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Getting Started

Getting started with your own ADO. This document will show you how to create/transform your smart contract into an ADO.


If you're starting from scratch the best way to begin is to use the fork of the CosmWasm smart contract template. This can be found on our Github here.

Andromeda Standard Crate

Our crate can be found here.

Contract Messages

The message definitions for an ADO can be added to any existing message definitions using our andromeda-macros crate (this is also available via the andromeda-std crate, so if you're using our full suite you don't need to install this crate explicitly). There are three macros for instantiation, execute and query messages.
use andromeda_std::{andr_exec, andr_instantiate, andr_query};
pub struct InstantiateMsg {
// ... Your instantiation variables
pub enum ExecuteMsg {
// ... Your execute messages
pub enum QueryMsg {
// ... Your query messages
These macros work by merging your existing message types with the available Andromeda message types. If you'd like to take a look at these messages you can see them here.


All interactions with the Andromeda ecosystem can be done via the ADOContract interface. To use this interface you must first import it from the andromeda-std crate.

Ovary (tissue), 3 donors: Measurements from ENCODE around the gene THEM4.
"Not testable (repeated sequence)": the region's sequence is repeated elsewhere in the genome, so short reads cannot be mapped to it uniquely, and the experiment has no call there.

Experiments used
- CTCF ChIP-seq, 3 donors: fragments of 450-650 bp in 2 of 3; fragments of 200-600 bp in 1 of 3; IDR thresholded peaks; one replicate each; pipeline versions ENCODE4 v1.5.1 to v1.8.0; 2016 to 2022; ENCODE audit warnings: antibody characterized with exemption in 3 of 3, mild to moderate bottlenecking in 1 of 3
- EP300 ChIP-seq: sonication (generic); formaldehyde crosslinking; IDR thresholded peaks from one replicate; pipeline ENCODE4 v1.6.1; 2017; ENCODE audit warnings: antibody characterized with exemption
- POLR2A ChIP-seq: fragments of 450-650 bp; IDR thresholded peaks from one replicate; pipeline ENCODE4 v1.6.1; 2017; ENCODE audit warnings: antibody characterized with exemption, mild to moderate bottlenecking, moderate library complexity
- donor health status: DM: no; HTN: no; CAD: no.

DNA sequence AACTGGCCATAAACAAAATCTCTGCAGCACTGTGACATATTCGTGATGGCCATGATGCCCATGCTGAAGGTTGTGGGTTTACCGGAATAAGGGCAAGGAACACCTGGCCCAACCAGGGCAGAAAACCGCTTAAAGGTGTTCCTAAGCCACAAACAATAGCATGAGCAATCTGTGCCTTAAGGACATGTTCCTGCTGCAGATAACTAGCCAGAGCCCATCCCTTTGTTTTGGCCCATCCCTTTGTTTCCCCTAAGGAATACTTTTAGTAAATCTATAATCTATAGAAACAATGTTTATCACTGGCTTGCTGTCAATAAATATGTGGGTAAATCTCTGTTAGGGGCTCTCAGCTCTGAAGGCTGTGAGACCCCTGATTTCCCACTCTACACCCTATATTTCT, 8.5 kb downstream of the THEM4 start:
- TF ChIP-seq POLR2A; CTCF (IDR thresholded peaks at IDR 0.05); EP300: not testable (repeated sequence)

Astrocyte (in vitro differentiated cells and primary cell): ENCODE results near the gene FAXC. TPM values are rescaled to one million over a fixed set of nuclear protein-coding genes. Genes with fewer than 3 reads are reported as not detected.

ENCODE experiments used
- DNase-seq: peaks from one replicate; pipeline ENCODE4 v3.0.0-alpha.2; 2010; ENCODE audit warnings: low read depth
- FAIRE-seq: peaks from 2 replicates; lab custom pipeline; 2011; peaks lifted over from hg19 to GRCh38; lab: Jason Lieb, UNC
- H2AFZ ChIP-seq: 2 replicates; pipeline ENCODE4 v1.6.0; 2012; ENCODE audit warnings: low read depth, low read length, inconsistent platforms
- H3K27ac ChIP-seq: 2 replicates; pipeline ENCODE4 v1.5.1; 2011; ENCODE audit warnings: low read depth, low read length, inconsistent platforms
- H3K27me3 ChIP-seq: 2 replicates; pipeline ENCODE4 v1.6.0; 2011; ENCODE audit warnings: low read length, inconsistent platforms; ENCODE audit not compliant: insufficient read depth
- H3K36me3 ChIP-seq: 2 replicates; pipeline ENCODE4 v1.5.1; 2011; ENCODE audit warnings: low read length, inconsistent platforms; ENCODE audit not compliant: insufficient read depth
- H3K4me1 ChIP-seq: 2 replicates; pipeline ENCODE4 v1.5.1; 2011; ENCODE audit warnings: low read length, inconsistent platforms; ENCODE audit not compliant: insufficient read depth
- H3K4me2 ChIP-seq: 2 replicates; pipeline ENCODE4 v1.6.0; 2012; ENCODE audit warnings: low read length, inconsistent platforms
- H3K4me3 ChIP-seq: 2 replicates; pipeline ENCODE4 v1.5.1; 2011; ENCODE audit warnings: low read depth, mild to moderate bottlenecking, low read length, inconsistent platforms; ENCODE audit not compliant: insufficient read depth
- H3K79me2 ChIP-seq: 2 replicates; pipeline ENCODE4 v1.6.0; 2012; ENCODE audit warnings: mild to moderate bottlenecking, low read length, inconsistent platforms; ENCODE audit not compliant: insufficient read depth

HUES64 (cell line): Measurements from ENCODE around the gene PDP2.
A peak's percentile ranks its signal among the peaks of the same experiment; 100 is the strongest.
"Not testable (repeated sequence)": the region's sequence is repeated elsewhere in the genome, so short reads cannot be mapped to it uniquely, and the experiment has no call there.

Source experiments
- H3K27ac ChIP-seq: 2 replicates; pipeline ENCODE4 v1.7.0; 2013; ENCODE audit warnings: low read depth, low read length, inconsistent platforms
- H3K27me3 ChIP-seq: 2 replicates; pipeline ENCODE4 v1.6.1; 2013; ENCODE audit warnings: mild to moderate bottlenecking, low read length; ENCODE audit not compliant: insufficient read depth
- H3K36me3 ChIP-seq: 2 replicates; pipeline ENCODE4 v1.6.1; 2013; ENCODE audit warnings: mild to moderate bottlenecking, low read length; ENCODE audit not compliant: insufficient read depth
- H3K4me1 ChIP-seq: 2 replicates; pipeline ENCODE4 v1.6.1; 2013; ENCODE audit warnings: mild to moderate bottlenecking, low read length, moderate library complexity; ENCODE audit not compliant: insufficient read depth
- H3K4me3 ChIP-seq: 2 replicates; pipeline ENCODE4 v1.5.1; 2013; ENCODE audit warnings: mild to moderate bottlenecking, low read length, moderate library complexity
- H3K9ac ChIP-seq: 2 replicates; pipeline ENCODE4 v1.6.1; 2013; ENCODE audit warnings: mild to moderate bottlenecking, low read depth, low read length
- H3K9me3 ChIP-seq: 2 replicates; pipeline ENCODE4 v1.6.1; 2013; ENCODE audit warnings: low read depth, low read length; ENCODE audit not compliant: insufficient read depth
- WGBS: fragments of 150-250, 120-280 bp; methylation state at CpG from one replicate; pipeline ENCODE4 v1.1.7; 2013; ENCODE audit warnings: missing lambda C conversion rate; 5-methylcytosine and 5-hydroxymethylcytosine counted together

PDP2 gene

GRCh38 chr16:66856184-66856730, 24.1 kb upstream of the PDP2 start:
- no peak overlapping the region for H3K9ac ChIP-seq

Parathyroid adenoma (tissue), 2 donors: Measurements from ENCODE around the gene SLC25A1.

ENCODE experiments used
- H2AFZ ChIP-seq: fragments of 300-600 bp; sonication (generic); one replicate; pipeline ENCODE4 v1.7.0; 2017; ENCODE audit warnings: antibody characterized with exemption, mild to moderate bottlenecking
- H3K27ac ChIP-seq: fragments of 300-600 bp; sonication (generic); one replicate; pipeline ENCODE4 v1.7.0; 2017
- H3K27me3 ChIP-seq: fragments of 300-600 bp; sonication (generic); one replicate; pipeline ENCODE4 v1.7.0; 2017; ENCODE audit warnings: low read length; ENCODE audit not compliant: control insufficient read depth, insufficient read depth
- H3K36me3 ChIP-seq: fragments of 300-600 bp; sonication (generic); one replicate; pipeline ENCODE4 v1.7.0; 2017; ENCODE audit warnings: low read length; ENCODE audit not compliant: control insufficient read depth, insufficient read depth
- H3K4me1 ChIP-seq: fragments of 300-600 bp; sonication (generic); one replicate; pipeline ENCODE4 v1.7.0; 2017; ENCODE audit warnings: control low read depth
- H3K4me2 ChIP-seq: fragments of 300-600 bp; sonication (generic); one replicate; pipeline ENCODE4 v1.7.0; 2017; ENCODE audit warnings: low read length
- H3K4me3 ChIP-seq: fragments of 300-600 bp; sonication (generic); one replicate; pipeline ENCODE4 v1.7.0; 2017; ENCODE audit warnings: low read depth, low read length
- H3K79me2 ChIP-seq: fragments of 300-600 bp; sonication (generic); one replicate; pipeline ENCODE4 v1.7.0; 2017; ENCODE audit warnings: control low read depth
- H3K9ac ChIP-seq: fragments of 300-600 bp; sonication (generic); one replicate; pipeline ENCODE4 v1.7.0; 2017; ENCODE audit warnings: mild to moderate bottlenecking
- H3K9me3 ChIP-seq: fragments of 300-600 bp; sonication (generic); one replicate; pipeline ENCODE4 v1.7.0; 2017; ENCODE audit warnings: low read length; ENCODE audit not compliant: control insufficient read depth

use andromeda_std::ado_contract::ADOContract;
Once imported you can create an instance of the contract in your code execution like so:
let ado_contract = ADOContract::default();
From this struct we can access all of the state variables and various cross-contract calls that are needed by an ADO.


To initialize the data required by an ADO we must call the instantiate function from within our instantiation entry point for our contract.
#[cfg_attr(not(feature = "library"), entry_point)]
pub fn instantiate(
deps: DepsMut,
env: Env,
info: MessageInfo,
msg: InstantiateMsg,
) -> Result<Response, ContractError> {
// ... Some previous instantiation code
let contract = ADOContract::default();
let resp = contract.instantiate(,
BaseInstantiateMsg {
ado_type: ADO_NAME.to_string(),
ado_version: CONTRACT_VERSION.to_string(),
operators: None,
kernel_address: msg.kernel_address,
owner: msg.owner,
.add_attribute("method", "instantiate")
.add_attribute("owner", info.sender))
This will create an ado with type ADO_NAME and a current version of CONTRACT_VERSION. This is used by the ADO database on chain to verify that the current contract is an ADO so make sure this is correct.


Executing messages in an ADO is a fairly simple process. We expose a new struct called ExecuteContext which has your regular dependencies, info and environment alongside a new AMPPkt struct (amp_ctx) that includes info about the current AMP packet if the message was received via the AMPReceive message type. An AMP Packet includes some useful information such as the origin field which includes the original sender of the packet. If you are using this for authorisation purposes please verify that the sender is someone you can trust.
pub struct ExecuteContext<'a> {
pub deps: DepsMut<'a>,
pub info: MessageInfo,
pub env: Env,
pub amp_ctx: Option<AMPPkt>,
In order to expose this data we must first call the method for handling AMPReceive messages and provide it your standard execution handler like so:
use andromeda_std::{ExecuteContext, ContractError};